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Pico—Ficino—Vetranović—Losev—Skovoroda—Montaigne—George Steiner—T.S. Eliot—Ortega y Gasset—Cassirer—Kochanowski—Gogol’— Sedakova—Vico—Solov’ev—Parandowski—Erasmus—Th. Mann—Kerenyi—Panofsky—Viacheslav Ivanov—Gershenzon—Carducci—Berdiaev—Bergson—Camus—Garin

Legacies of Humanism in East and West

Italian humanism has given us an idea of human being and of the dignity of human being, it formed, in ways that are still being investigated, the background for some of the most beautiful and unearthy works of art, and it has created, long before the word “philology” was introduced, the art of investigating texts and imagines that we are pursuing today. There are places and writings in which the humanist essence lays open—overwhelmingly—to any searching eye. This tempts us to reduce the idea of humanism to such places and texts and to perceives them as a phenomenon of a certain period. The humanist works and lives, however, left a legacy to all parts of Europe (and beyond) that exercised its influence over centuries. Humanism was a place of longing, it seemed incompatible with the presence, and sometimes it could grow only in a very limited sphere. The seminar is based on the assumption that humanist values and ideas can be best perceived in their longue durée. It traces the influences of the artistic and scholarly achievements of Renaissance humanists in Russian, Polish, Ukrainian and South Slavic cultures. The seminar begins with reading key humanist texts from the Renaissance to the present. It identifies poets, artists, philosophers, scholars and representatives of civic societies that saw themselves and worked in a humanist tradition. It investigates the answers that were offered by humanists to social and political crises. It looks at the transformations of the humanist ideas of beauty. We will also ask how humanist ideas have shaped the idea of scholarship in the humanities and how it has created criteria for scholarly excellence. In a case study, we will look at the largely unknown reception of Plutarch’s Lives in Slavic cultures. At least one week of the seminar will be dedicated to the phenomenon of Jewish (Hebrew) humanism in Eastern Europe and its historical roots.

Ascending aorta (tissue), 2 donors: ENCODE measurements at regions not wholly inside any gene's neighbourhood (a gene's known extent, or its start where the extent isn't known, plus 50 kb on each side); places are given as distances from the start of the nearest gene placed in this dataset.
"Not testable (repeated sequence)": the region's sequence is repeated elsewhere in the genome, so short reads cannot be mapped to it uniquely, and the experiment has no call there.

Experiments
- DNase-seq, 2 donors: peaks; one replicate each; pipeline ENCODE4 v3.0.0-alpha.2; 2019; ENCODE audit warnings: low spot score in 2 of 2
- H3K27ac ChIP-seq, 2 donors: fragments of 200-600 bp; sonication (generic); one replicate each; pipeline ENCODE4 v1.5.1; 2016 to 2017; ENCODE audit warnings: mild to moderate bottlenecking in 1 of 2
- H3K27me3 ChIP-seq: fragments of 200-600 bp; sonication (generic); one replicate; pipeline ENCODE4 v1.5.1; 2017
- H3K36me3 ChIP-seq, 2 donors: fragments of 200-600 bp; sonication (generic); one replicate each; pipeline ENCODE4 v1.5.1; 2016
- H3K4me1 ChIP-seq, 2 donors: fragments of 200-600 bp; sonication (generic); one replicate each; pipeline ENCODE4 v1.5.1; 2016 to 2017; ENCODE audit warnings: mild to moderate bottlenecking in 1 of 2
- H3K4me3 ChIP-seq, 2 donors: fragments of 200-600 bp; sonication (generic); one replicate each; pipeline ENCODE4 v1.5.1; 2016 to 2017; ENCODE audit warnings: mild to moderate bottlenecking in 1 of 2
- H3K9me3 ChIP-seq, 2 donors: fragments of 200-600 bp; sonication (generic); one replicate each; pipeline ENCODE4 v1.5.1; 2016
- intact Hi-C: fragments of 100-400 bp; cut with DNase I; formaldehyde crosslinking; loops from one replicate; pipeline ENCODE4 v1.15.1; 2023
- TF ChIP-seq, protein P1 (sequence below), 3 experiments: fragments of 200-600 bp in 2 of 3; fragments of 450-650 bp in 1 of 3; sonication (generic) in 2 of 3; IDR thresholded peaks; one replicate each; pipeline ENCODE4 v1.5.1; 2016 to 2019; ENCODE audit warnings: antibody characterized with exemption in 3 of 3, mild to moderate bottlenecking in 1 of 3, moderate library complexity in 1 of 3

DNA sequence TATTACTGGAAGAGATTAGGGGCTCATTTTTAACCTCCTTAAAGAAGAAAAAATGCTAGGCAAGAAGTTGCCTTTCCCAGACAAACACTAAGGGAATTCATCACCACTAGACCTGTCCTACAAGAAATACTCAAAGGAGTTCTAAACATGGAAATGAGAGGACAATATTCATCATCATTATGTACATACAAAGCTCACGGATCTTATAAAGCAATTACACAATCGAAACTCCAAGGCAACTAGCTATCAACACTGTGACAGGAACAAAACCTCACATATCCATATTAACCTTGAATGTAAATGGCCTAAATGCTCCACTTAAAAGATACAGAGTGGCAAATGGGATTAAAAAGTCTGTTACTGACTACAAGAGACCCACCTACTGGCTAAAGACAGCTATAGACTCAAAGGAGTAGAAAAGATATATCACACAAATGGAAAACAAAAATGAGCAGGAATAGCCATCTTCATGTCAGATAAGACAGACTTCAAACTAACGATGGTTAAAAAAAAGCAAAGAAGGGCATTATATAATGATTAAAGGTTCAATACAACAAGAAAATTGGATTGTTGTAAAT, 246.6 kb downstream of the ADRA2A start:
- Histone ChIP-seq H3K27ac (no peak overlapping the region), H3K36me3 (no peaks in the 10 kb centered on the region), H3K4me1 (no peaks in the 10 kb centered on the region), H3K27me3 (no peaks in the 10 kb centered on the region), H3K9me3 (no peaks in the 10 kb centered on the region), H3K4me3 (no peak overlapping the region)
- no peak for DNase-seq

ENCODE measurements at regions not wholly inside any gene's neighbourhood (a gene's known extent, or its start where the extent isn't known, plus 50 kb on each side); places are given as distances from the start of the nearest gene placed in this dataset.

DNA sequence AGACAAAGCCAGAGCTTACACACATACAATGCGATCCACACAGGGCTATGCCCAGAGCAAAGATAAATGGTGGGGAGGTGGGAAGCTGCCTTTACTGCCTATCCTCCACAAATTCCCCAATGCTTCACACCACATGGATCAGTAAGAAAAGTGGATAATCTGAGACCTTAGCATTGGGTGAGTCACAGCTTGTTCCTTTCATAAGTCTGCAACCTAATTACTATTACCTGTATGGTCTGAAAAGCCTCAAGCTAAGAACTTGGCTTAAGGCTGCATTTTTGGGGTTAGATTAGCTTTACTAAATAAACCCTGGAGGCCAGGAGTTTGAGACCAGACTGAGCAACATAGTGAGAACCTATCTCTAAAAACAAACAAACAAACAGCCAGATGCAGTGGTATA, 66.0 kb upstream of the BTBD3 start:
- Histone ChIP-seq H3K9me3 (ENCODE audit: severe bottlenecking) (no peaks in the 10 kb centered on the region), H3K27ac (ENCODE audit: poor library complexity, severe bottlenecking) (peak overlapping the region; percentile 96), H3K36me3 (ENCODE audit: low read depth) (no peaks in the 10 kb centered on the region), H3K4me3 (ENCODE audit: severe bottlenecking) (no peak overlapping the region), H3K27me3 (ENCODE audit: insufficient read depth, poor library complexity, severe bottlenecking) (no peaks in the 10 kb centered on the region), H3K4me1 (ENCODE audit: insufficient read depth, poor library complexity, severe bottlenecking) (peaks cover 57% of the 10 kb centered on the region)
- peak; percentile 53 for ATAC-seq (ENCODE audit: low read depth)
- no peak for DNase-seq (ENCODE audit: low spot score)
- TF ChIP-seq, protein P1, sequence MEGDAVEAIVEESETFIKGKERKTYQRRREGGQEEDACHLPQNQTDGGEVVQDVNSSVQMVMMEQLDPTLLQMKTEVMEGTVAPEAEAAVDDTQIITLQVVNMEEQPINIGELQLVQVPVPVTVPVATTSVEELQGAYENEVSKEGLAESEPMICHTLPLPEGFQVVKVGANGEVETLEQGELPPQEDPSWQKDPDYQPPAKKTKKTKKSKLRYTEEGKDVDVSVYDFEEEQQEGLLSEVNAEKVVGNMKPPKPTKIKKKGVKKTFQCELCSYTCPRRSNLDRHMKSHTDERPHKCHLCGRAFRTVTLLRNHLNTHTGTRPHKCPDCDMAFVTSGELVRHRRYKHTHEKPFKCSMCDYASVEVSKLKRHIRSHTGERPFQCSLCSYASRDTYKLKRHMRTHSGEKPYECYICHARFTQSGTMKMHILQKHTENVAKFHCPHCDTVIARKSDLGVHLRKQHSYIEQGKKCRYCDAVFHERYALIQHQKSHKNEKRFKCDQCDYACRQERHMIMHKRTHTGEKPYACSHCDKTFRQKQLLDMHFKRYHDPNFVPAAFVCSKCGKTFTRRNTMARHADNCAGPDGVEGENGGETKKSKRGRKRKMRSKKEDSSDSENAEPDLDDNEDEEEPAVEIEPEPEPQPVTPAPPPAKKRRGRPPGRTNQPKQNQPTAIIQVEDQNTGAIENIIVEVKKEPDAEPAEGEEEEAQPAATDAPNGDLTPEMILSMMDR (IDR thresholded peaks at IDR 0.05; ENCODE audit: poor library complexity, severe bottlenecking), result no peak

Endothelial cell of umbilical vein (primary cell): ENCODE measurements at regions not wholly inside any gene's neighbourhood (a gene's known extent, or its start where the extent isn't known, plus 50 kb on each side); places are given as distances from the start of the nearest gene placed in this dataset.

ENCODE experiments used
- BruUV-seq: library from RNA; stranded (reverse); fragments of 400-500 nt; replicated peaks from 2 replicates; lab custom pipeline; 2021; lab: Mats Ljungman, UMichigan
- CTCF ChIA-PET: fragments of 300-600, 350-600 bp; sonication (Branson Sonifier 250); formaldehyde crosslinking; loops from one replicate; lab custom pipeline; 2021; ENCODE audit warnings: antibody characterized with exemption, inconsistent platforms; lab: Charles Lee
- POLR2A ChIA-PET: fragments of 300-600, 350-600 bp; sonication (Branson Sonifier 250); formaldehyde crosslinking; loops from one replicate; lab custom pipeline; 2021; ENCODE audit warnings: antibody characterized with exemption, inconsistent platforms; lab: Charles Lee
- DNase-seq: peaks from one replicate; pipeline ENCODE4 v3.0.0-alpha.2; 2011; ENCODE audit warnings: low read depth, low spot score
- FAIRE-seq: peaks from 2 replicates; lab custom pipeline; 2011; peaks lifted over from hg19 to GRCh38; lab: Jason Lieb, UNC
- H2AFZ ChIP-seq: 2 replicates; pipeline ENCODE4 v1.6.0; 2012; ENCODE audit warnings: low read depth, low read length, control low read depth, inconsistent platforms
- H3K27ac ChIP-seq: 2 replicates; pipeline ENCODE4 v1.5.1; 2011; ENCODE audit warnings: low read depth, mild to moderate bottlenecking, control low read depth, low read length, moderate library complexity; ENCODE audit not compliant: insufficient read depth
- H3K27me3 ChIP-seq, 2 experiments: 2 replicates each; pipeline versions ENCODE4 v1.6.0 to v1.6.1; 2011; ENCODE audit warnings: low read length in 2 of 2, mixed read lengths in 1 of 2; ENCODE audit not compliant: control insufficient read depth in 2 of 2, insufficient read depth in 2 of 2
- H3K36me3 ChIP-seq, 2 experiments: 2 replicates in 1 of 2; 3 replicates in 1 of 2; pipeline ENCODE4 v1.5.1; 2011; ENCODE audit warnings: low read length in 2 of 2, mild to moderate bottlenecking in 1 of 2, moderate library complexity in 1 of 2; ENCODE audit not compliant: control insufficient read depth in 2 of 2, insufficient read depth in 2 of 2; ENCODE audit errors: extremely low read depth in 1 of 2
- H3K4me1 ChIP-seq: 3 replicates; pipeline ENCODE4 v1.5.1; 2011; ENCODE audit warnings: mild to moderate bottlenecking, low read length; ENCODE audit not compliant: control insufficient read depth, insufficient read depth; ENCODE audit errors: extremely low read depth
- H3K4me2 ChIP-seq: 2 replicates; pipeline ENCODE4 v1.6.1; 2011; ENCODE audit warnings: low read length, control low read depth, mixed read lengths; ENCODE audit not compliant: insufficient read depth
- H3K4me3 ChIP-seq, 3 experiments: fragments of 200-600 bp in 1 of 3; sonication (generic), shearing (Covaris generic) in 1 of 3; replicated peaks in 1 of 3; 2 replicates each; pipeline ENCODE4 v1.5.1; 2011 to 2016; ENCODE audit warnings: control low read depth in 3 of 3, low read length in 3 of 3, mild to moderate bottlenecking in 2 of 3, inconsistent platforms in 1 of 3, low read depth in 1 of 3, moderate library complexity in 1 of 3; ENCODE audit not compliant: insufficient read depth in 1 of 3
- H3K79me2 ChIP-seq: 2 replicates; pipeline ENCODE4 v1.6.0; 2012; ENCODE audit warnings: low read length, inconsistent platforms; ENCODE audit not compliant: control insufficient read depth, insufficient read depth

A working bibliography can be found here. The bibliography will be updated throughout the summer and during the semester. Please feel free to join the zotero group in order to use the bibliography for your essay or M.A. thesis. You can find many source texts and studies on ILIAS.

The module will be taught by Prof. Jörg Schulte in the winter semester 2020/21. It will be open (via zoom) to all interested students from partner universities. The semester begins on November 2, 2020, the seminar takes place at 4 p.m. on Tuesdays and at 12 p.m. on Thursdays.